“Thou shalt have no other gods before me. 4 Thou shalt not make unto thee any graven image, or any likeness of any thing that is in heaven above, or that is in the earth beneath, or that is in the water under the earth: 5 Thou shalt not bow down thyself to them, nor serve them: for I the Lord thy God am a jealous God, visiting the iniquity of the fathers upon the children unto the third and fourth generation of them that hate me; 6 And shewing mercy unto thousands of them that love me, and keep my commandments,” (Ex. 20:3-6).
Neo Paganism is the revival of the old gods and goddesses of pre-Christian polytheistic mythologies, mystery cults, and nature religions, such as Celtic, Egyptian, Roman, and Sumerian. Prudence Jones and Caitlin Matthews writes: “Pagans’ are people who follow the Old Religion, the native religious tradition of Europe which predated more abstract world religions such as Christianity . . . In a sense the new Pagans are neo-Pagans, since they derive their impetus from a spiritual re-emergence and reinstatement of ancient Pagan principles.”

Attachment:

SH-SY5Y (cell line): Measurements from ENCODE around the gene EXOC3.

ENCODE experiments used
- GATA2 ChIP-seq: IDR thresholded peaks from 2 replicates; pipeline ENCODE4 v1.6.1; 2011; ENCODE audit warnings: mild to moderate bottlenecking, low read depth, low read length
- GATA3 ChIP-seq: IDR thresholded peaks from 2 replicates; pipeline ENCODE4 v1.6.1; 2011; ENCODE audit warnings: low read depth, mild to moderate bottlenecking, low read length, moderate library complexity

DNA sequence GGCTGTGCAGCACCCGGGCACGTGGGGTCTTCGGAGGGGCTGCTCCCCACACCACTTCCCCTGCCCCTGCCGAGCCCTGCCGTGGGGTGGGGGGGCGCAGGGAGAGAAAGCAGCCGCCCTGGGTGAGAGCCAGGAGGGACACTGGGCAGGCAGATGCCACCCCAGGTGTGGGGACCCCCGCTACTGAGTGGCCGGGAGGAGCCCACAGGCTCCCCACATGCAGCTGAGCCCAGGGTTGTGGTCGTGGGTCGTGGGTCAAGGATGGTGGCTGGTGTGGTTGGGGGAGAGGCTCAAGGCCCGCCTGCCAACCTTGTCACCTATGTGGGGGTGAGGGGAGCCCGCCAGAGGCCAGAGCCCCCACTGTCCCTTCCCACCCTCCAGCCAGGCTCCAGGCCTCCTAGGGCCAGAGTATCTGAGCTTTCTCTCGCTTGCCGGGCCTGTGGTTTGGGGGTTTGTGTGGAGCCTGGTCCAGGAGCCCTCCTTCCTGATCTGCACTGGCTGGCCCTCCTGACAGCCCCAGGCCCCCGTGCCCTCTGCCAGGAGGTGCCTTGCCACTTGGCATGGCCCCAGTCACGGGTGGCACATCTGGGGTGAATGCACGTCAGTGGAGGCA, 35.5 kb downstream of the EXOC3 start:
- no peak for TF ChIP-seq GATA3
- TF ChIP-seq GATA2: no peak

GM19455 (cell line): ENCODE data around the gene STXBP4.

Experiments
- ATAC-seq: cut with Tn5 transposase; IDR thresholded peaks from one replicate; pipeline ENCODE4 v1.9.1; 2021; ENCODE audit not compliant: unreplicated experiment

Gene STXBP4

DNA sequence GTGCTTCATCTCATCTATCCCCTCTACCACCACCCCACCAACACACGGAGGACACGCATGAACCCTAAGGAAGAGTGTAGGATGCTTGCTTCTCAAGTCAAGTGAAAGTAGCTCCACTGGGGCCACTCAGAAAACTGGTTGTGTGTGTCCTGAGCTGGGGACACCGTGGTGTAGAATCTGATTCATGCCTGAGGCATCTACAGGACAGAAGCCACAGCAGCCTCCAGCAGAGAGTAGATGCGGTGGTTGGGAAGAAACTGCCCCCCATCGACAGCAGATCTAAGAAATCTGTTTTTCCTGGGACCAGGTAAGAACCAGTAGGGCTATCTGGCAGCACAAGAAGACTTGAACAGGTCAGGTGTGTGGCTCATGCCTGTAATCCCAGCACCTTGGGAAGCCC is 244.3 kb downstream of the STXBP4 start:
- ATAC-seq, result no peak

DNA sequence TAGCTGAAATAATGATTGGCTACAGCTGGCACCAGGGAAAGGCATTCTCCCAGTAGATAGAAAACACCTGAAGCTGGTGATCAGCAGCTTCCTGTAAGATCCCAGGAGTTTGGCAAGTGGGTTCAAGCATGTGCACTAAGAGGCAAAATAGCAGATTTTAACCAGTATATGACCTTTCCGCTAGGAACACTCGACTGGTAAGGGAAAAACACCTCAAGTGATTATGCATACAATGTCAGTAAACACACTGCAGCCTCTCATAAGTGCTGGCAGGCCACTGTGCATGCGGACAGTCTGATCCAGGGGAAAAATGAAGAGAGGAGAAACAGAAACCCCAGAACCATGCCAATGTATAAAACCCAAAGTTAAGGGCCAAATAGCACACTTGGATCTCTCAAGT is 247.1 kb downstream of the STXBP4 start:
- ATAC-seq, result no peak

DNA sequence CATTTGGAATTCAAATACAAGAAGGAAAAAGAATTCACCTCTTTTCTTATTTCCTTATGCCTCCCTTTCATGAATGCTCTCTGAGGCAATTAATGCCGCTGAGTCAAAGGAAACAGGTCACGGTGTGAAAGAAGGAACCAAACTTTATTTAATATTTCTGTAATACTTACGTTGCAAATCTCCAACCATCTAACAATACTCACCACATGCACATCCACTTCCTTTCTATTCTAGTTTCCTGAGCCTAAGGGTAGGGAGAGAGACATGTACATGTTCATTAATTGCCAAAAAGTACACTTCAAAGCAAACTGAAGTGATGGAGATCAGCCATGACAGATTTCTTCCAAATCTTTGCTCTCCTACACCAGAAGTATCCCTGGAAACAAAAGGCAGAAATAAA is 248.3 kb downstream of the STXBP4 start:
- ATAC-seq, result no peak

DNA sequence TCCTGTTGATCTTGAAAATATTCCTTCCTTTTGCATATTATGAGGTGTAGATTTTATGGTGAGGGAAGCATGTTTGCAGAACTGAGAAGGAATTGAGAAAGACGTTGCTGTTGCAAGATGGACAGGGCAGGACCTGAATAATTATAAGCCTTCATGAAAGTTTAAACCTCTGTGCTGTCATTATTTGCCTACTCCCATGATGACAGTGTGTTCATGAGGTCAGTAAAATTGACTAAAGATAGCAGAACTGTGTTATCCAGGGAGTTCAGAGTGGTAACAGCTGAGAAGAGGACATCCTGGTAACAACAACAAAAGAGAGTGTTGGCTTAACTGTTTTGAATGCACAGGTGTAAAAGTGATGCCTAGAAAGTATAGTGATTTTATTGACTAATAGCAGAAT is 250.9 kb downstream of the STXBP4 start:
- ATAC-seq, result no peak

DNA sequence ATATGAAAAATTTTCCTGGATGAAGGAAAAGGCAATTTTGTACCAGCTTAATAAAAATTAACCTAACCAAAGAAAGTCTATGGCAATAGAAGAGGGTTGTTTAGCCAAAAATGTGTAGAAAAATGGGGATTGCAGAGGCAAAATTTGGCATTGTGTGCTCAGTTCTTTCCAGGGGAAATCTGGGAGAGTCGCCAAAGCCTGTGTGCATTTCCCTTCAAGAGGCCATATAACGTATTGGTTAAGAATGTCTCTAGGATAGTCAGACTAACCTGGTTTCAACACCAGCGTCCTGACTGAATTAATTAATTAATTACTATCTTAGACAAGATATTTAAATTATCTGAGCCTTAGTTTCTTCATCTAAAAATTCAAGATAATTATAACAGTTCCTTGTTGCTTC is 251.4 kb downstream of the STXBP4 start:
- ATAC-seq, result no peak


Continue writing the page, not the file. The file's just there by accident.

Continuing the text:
Neo Paganism also includes existing tribal religions and shamanism. Then it includes new religions inspired by avant-garde science fiction and fantasy works as well as diverse occultic sources and traditions; related to witchcraft covens are other neo-pagan groups.
Moses stayed on the mountain for 40 days and received from the Lord all the laws that were to govern the religious and secular life of the Israelites. The Israelites felt abandoned by Moses during his absence and went to Aaron and said to him, “up, make us gods, who shall go before us; as for this Moses, the man who brought us up out of the land of Egypt, we do not know what has become of him,” (Exodus 32:1).
Aaron collected gold from the people, melted it down, and constructed the image of a calf or young bull, a common symbol of the divine in ancient Near Eastern religions. The Israelites acknowledged the calf as their god and Aaron announced a religious feast to take placed the next day.
Moses’ “anger burned hot, and he threw the tables out of his hands and broke them at the foot of the mountain,” (Exodus 32:19). The people had violated their covenant with God. The Bible says that: Moses “took the calf which they had made, and burnt it with fire, and ground it to powder, and scattered it upon the water, and made the people of Israel drink it,” (Vs.32: 20). On Moses’ instructions, members of the tribe of Levi put to death 3,000 Israelites who had worshiped the Calf. The next morning Moses sought to restore the people in God’s good graces. He audaciously declared that if Israel was not forgiven, “blot me, I pray thee, out of the book which thou hast written” (Vs. 32:32).